My “trailing discourse on relaxation,” as you are pleased to call it, I would again recommend to your perusal, for it is possible you may not rightly understand it, as it is upon a subject confessedly new to you, (tho’ I believe from the days of Hippocrates to the present time, no physician besides yourself, was ever ignorant of it) – As to the authors which you have quoted in your defence, and on whom you seem to greatly rely, I have as great a reverence for their authori[ ] as you; but I would not implicitly follow any one; nor can I think that a cursory reading of them can any way intitle a man to the character of a physician. – Their design can never be understood, unless they are closely attended to; they have no doubt contributed greatly to the improvement of the medical art; but, detached sentences from them, will never support irrational practice: they always expect that their general observations should be applied with judgment, and proper regard to particular circumstances. In the present case you have by no means rightly construed their intention; and it might be easy to condemn you by those very witnesses whom you have summoned for your justification, several of whom earnestly caution against bleeding in the last stage of consumptions. – But there need be no more said in a case so plain. All who have knowledge enough to admit of conviction, are fully satisfied of your egregious mistake in acting in direct contradiction to the plain indication of nature, in suppressing an evacuation, on which alone your patient’s life depended; by which means those terrible symptoms were brought on, which (as the divine Hippocrates justly remarks upon the suppression of expectoration in a pulmonary phthisis) do always prove fatal. But I would have none imagine from the foregoing that I have any aversion to the lancet; I am sensible of its usefulness, and when properly applied, have frequently known it eminently serviceable: but I should always wish to see it in skillful hands; & I would have every one endeavour as far as possible to follow the advice of the justly celebrated Aretaeus, who says in his chapter upon vomiting blood, Een de o astheneoon ichnos kai leiphaimos Ee, mee tamnein phleba.[1]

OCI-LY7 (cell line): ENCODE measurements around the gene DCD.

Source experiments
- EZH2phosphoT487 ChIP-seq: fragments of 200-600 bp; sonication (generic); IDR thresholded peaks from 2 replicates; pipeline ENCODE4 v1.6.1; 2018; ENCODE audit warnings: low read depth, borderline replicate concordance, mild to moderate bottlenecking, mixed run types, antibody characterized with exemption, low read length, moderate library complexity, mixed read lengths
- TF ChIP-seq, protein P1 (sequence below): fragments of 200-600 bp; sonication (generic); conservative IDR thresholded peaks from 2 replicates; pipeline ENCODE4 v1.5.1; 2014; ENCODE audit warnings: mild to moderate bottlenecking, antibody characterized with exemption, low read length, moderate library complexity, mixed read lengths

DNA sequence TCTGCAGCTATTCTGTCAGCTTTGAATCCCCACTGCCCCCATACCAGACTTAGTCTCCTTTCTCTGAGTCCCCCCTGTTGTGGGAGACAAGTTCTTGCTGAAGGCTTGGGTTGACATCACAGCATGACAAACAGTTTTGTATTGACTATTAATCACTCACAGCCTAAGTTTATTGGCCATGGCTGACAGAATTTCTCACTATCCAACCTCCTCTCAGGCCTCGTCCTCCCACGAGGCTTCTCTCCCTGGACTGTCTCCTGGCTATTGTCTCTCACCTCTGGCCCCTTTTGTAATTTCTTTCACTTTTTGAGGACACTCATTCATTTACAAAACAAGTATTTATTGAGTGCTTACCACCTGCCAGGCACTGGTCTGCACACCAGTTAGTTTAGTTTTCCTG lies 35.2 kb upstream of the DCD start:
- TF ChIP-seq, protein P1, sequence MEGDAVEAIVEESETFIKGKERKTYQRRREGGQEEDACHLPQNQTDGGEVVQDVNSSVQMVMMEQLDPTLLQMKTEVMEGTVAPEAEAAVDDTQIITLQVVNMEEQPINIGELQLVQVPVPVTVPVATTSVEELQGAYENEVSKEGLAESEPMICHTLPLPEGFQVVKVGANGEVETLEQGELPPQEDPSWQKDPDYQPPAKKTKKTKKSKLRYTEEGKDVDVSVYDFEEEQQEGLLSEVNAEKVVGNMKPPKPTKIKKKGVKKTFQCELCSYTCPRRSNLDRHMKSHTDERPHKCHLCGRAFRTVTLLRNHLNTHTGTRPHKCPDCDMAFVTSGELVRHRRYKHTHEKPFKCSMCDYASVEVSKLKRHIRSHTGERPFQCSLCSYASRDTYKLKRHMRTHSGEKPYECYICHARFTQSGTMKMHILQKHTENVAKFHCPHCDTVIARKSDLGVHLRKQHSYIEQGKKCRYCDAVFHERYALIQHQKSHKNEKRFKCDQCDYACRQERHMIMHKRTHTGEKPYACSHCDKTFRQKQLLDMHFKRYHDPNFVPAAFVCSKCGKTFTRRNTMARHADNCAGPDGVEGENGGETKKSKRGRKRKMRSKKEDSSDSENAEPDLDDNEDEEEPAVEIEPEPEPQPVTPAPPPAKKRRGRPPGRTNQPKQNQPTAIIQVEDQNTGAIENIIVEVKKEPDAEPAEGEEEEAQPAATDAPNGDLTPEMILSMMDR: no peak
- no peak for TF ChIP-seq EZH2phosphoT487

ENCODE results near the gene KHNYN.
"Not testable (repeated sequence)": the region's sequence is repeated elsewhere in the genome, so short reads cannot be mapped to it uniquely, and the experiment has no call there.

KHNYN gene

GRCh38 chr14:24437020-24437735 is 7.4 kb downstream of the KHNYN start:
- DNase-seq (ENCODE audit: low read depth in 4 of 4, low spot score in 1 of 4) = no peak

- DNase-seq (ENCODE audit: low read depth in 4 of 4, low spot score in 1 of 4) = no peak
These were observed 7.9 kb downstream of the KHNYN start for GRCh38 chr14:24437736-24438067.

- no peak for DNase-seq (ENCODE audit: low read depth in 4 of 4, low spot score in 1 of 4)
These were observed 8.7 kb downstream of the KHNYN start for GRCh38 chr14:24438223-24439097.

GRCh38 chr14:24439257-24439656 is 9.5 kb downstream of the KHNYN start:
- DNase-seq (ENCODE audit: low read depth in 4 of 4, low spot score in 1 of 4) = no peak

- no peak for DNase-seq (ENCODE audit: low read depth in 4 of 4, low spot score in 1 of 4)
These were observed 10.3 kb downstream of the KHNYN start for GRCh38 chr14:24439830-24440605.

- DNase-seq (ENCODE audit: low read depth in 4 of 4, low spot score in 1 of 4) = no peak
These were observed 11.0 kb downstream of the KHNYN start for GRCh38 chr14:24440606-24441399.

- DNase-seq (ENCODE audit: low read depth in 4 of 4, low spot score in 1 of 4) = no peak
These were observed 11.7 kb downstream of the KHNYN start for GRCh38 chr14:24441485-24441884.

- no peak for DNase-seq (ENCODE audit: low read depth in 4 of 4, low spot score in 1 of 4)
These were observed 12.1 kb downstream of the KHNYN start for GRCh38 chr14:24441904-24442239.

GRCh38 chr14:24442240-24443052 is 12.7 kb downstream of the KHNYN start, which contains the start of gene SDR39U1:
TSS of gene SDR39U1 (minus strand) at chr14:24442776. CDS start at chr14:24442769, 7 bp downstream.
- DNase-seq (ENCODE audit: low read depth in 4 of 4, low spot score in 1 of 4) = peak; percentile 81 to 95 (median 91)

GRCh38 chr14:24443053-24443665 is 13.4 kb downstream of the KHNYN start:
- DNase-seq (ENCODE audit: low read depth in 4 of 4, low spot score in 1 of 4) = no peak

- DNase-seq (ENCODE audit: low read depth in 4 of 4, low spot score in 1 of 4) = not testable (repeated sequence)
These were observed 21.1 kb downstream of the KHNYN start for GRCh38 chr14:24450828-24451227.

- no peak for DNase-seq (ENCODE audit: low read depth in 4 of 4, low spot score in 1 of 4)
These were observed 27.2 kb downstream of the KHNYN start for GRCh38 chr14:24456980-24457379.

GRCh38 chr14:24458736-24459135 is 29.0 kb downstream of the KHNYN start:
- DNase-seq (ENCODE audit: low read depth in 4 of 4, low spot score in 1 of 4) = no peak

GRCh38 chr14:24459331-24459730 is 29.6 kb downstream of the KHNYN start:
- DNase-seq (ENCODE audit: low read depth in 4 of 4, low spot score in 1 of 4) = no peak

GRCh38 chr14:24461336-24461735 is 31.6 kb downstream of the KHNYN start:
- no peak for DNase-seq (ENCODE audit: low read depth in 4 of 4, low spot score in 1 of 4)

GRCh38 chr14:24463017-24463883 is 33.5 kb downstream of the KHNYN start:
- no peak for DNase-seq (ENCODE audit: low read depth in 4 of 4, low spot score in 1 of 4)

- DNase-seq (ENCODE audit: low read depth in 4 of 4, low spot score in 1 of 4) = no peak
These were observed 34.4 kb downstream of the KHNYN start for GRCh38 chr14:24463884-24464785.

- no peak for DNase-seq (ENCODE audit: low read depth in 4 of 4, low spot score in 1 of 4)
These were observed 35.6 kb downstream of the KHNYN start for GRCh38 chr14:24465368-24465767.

To conclude, I heartily wish you an increase of knowledge, and a consequent diminution of the high conceit which you at present entertain of your own abilities; and until you discover some marks of these, I shall give myself no further trouble with so untractable a genius.

I am, Sir, with the greatest benevolence, your humble Servant,

Philo Physic.

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[1] (Editor’s Greek translation) … & I would have every one endeavour as far as possible to follow the advice of the justly celebrated Aretaeus, who says in his chapter upon vomiting blood, But if the ailing person is emaciated and lacking blood, do not cut a vein.

– Aretaeus, Concerning the Treatment of Acute Afflictions, Book II, Chapter II, The Treatment of the Bringing Up of Blood

[PHILO PHYSIC is desired to excuse our not inserting his Quotation from Aretaeus in Grecian Letters, as we have no Greek Types; but a Friend has given us the Words in English Letters, which we hope are as correct as the Difference of the Alphabets will admit of.]”

Commentary: Despite citations from classical medical literature in Greek, the tone of the discussion degenerates.